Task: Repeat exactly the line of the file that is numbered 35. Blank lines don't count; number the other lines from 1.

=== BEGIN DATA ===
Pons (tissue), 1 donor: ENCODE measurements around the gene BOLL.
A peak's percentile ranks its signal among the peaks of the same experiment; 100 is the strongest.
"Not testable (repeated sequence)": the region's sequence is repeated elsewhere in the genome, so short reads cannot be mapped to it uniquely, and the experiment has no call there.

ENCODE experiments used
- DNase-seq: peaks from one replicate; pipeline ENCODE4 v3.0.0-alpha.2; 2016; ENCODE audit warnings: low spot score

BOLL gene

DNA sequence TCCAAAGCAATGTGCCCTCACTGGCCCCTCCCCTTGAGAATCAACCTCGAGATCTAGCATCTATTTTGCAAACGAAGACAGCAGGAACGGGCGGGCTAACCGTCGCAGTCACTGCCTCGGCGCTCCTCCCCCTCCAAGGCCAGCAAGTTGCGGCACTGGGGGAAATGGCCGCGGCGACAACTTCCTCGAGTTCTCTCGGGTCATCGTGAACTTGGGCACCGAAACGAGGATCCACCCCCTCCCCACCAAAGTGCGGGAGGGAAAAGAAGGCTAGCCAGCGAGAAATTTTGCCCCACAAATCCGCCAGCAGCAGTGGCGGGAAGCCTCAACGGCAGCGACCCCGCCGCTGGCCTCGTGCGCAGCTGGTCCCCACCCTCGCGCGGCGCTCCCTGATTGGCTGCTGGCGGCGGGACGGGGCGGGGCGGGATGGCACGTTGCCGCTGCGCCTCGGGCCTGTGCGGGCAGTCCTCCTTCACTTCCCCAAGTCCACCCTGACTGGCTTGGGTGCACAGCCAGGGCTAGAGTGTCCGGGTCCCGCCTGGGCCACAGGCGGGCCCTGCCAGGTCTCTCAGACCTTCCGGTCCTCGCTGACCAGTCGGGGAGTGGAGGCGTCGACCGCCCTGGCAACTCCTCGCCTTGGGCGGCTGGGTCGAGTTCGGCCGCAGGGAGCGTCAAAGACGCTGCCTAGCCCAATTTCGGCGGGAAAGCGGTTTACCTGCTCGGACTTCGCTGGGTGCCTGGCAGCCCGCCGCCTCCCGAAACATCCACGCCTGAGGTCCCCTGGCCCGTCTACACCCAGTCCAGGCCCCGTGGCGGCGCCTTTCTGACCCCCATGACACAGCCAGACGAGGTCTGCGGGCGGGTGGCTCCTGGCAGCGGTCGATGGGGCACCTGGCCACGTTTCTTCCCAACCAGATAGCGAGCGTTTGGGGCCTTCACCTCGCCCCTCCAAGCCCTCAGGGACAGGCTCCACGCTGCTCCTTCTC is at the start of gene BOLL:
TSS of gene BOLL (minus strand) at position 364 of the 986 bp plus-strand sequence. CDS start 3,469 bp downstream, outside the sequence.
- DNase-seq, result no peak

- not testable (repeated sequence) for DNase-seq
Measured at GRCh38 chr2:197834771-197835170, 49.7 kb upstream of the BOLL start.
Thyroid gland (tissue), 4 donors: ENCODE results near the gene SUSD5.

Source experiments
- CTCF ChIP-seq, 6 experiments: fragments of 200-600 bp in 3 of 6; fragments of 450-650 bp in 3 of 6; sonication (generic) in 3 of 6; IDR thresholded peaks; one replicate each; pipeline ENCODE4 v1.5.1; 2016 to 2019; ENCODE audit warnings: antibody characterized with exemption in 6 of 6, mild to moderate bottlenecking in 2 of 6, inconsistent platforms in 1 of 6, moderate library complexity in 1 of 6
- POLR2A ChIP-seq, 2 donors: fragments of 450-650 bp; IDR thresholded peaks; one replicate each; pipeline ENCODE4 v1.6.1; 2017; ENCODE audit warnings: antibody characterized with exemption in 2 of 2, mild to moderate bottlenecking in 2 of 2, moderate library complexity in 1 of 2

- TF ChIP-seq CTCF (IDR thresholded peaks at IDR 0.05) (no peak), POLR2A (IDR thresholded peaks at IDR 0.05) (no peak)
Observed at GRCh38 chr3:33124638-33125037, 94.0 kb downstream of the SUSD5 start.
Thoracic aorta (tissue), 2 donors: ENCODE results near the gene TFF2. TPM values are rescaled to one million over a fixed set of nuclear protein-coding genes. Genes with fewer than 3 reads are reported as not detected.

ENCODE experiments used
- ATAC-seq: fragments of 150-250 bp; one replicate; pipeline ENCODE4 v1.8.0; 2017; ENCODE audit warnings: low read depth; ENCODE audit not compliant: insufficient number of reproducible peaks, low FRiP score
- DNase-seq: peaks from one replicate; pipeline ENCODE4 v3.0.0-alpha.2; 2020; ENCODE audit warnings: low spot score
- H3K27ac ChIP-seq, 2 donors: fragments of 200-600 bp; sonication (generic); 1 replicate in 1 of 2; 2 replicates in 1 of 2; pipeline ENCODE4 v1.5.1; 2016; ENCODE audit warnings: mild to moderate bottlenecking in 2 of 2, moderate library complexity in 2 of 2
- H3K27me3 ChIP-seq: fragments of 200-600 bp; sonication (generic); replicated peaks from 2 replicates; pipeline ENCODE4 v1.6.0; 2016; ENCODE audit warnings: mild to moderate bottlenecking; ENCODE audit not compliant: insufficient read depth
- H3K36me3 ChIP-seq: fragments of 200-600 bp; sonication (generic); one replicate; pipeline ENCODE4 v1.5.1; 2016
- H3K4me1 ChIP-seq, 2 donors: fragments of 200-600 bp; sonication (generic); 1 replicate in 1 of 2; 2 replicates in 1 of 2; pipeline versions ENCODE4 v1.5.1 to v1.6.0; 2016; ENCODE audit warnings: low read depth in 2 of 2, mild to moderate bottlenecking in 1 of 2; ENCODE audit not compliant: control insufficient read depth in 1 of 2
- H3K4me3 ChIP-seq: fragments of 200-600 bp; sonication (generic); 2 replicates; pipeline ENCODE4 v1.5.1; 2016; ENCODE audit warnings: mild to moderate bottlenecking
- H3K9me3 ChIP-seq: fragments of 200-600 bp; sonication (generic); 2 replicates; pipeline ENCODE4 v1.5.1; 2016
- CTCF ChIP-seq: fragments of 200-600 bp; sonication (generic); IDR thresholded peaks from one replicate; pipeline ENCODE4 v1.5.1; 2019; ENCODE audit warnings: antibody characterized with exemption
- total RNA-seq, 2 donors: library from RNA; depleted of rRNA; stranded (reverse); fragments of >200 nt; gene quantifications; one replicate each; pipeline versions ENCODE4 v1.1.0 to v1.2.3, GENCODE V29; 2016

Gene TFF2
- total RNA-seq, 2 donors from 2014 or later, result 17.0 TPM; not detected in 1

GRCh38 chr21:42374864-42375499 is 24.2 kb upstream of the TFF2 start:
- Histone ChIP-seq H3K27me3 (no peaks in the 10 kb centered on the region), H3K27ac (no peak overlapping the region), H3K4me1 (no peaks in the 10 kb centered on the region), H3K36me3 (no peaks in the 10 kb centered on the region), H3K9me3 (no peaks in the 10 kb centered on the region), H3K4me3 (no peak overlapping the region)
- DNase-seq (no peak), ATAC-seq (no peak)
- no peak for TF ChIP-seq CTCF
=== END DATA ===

- no peak for TF ChIP-seq CTCF